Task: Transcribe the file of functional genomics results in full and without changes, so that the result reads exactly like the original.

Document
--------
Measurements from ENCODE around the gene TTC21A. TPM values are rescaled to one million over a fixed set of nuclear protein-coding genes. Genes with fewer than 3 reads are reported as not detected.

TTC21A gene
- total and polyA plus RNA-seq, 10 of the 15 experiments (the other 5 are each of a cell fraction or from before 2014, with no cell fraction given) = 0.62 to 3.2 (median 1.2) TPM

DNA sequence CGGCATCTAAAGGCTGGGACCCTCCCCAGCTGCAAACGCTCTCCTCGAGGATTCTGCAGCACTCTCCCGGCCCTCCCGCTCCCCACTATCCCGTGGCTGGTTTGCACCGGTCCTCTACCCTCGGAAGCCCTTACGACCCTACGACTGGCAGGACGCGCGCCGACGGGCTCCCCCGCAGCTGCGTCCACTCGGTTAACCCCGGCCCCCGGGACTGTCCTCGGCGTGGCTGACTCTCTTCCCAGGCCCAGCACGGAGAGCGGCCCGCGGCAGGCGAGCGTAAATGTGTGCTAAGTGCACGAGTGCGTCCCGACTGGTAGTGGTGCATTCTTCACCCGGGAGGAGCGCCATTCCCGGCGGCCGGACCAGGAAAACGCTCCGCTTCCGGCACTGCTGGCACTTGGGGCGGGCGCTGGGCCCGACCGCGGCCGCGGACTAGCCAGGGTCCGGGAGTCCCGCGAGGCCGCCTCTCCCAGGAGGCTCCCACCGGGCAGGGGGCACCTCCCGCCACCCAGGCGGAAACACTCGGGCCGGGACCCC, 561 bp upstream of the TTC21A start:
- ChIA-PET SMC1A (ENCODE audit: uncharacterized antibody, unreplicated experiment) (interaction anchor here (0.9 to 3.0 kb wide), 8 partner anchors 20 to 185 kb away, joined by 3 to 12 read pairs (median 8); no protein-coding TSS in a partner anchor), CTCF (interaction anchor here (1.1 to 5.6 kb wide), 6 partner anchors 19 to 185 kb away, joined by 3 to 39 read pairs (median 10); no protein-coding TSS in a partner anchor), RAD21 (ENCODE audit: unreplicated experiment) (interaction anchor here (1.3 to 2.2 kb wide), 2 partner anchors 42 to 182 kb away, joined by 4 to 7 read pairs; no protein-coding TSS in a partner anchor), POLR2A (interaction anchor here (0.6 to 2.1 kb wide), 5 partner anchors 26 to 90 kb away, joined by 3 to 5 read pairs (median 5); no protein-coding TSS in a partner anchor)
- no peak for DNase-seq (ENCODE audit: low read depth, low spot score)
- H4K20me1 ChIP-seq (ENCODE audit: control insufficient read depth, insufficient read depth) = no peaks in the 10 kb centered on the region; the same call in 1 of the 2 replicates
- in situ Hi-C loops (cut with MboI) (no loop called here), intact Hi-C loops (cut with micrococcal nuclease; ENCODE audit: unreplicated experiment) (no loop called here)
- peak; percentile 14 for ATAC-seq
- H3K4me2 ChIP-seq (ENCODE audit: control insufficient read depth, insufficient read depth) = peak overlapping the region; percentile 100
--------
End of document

Measurements from ENCODE around the gene TTC21A. TPM values are rescaled to one million over a fixed set of nuclear protein-coding genes. Genes with fewer than 3 reads are reported as not detected.

TTC21A gene
- total and polyA plus RNA-seq, 10 of the 15 experiments (the other 5 are each of a cell fraction or from before 2014, with no cell fraction given) = 0.62 to 3.2 (median 1.2) TPM

DNA sequence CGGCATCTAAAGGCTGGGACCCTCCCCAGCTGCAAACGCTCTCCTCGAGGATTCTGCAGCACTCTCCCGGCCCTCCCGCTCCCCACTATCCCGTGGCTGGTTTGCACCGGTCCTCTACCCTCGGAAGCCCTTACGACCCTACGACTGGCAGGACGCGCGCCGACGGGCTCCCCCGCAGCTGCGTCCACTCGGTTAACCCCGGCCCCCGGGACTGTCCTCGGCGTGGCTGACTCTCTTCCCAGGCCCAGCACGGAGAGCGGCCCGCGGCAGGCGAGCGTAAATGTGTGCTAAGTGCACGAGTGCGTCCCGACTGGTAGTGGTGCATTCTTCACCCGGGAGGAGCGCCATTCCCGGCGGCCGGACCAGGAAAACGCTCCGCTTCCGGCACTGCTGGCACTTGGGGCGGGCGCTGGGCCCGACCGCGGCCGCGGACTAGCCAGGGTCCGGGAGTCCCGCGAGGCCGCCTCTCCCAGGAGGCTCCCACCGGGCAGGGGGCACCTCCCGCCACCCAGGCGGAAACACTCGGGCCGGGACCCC, 561 bp upstream of the TTC21A start:
- ChIA-PET SMC1A (ENCODE audit: uncharacterized antibody, unreplicated experiment) (interaction anchor here (0.9 to 3.0 kb wide), 8 partner anchors 20 to 185 kb away, joined by 3 to 12 read pairs (median 8); no protein-coding TSS in a partner anchor), CTCF (interaction anchor here (1.1 to 5.6 kb wide), 6 partner anchors 19 to 185 kb away, joined by 3 to 39 read pairs (median 10); no protein-coding TSS in a partner anchor), RAD21 (ENCODE audit: unreplicated experiment) (interaction anchor here (1.3 to 2.2 kb wide), 2 partner anchors 42 to 182 kb away, joined by 4 to 7 read pairs; no protein-coding TSS in a partner anchor), POLR2A (interaction anchor here (0.6 to 2.1 kb wide), 5 partner anchors 26 to 90 kb away, joined by 3 to 5 read pairs (median 5); no protein-coding TSS in a partner anchor)
- no peak for DNase-seq (ENCODE audit: low read depth, low spot score)
- H4K20me1 ChIP-seq (ENCODE audit: control insufficient read depth, insufficient read depth) = no peaks in the 10 kb centered on the region; the same call in 1 of the 2 replicates
- in situ Hi-C loops (cut with MboI) (no loop called here), intact Hi-C loops (cut with micrococcal nuclease; ENCODE audit: unreplicated experiment) (no loop called here)
- peak; percentile 14 for ATAC-seq
- H3K4me2 ChIP-seq (ENCODE audit: control insufficient read depth, insufficient read depth) = peak overlapping the region; percentile 100